To overcome some of the trust issues, consider involving the target population in the study design process. Provide information up front about the study objectives, ask for insights regarding the outcomes of most importance to them, and make sure that the insights gained through the research (lab tests, study results) are used for ongoing patient benefit. In essence, make sure that the patients are also benefiting from the research.7Also, seek input regarding how study participation could be facilitated (e.g., visit scheduling, visit locations, data collection modality).
An overwhelming 72% of patients would participate in clinical research if their doctor recommended it,5and more than half of all respondents, regardless of geographic location, age, education level, or socioeconomic status, preferred hearing about trials from their health care provider more than from anywhere else.2,3Although many physicians and nurses are willing to consider clinical research in their practice, currently they only refer 0.04-0.2% of their patients to clinical trials.4Buy-in from health care providers remains one of the greatest challenges with bridging clinical research and health care,8highlighting the importance of increasing outreach to physicians and health care providers.
Implement strategies to help them find and identify well-designed trials. Perhaps use regularly visited web-based platforms such as specific health care social media platforms or reference sites, in which information can be conveniently and quickly reviewed and processed. Educational programs and continual training about clinical trial offerings could be provided across all areas of care and specialties.
By adapting an integrated, consistent approach to research within the ecosystem, you could start to build trust that the process of referring and following up patients in clinical trials will not substantially increase the burden of care.
2.Recognizing Patients as Individuals
Clinical trials have traditionally viewed the target population as a disease or condition of interest, rather than as unique individuals with different concerns, lifestyle, and level of health care management.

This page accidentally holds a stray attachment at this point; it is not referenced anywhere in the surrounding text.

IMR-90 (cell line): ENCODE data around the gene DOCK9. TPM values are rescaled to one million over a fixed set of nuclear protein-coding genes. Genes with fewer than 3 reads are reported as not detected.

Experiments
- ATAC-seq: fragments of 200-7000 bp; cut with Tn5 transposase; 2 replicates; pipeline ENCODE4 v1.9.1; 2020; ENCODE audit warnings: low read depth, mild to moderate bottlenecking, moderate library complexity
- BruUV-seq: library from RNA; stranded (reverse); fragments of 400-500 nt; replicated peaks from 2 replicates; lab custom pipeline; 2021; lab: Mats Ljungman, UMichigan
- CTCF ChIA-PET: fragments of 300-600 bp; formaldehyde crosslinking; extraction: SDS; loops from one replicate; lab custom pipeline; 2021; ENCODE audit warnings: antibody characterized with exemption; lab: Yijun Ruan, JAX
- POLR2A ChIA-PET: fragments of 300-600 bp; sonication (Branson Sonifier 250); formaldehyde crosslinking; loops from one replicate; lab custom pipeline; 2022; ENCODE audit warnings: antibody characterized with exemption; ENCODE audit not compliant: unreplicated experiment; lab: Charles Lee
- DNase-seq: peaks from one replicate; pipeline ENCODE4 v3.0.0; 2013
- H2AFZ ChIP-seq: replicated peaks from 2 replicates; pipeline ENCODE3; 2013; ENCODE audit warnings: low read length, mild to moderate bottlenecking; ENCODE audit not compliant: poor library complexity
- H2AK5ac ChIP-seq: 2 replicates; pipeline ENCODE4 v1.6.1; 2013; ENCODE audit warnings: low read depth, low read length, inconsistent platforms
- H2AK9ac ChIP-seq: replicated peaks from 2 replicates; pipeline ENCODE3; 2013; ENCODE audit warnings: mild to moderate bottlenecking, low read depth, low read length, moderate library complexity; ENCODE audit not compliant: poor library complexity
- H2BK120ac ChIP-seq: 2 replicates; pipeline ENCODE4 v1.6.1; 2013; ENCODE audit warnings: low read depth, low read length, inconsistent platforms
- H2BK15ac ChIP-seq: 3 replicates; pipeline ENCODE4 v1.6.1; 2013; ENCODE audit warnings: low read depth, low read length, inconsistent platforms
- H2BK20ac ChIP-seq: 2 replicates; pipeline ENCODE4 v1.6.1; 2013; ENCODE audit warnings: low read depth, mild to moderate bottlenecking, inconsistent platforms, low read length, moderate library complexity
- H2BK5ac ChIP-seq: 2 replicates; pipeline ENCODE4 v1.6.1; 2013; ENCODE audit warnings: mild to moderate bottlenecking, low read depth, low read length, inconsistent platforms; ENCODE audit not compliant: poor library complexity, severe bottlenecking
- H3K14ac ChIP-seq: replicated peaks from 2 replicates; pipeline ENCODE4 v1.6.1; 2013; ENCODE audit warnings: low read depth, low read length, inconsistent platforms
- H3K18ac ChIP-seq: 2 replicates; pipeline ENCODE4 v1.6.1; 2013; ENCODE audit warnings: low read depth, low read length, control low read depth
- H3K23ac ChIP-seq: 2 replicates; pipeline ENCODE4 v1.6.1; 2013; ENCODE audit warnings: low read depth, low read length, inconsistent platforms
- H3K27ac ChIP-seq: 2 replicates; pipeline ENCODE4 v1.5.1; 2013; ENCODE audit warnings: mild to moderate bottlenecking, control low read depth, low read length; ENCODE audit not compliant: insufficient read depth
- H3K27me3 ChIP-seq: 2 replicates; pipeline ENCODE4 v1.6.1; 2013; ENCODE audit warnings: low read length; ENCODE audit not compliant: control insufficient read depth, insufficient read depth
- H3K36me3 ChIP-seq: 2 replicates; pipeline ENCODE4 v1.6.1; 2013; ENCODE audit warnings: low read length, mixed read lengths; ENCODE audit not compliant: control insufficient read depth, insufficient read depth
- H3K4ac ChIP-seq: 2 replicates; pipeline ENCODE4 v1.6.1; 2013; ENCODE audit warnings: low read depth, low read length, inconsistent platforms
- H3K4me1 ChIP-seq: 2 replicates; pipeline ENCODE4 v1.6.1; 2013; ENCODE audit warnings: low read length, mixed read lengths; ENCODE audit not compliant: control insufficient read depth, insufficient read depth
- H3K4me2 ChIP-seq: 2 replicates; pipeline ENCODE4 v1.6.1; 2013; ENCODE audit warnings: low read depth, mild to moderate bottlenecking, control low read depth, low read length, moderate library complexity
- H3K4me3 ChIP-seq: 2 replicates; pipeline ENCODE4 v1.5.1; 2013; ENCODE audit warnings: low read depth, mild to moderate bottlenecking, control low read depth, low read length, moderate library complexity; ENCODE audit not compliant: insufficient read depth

Strategies to make patients feel like valued individuals:
As with the strategies to increase awareness, it’s time to go “where the patients are” – understand what motivates and limits research participation and build strategies around these. Also, be aware that these motivators and limitations (both perceived and real) could differ from study to study, depending on the target population and therapeutic area, and the incentives to participate should be commensurate to the level of burden.
Many patients and caregivers appreciate that efforts are being spent to find new treatments but may need more than an altruistic motive for participation. For more debilitating, progressive, and degenerative diseases, patients’ capabilities can change over time, making daily commitments burdensome. Home visits, virtual studies, or hybrid studies could overcome the limited participation and patient under-representation that can result from the use of traditional brick and mortar research sites.6While technology can broaden the patient reach, consideration of the right technology for the target population must also be given – factors such as text visibility, button size, data requirements, and language.
Again, patient involvement in the study design process could help identify the best strategies to encourage participation and make the research more valuable to individual patients. Patient insight regarding the outcomes that are important to them – such as symptom management for better quality of life – could inform secondary outcome measures. Treatment design can be enhanced by patients’ subjective reporting of symptoms and side effects. Digital apps can be particularly useful for this purpose, allowing tracking in real-time and prompting to remind patients to enter data.
3.Shifting toward people centricity
Patients do not exist on their own. They are often surrounded by a support group – caregivers, clinical professionals, health care providers, family members. Broadening our view of patient centricity to people centricity recognizes each person’s unique support system, ultimately driving patient centricity.
Strategies to achieve people centricity:
Consider the approach to CRAACO as a collaborative approach. In addition to involving patients in the study design process, extend the courtesy to the caregivers, health care providers, and clinical personnel. Determine what outcomes are important to them and how the study could be designed to fit within their lives.
Caregivers might place value on home-based visits rather than clinic visits, reducing the burden of participation. Similarly, if caregivers will be tasked with data collection, determine what mode, timing, and frequency would interfere the least with the caregiving and their daily lives.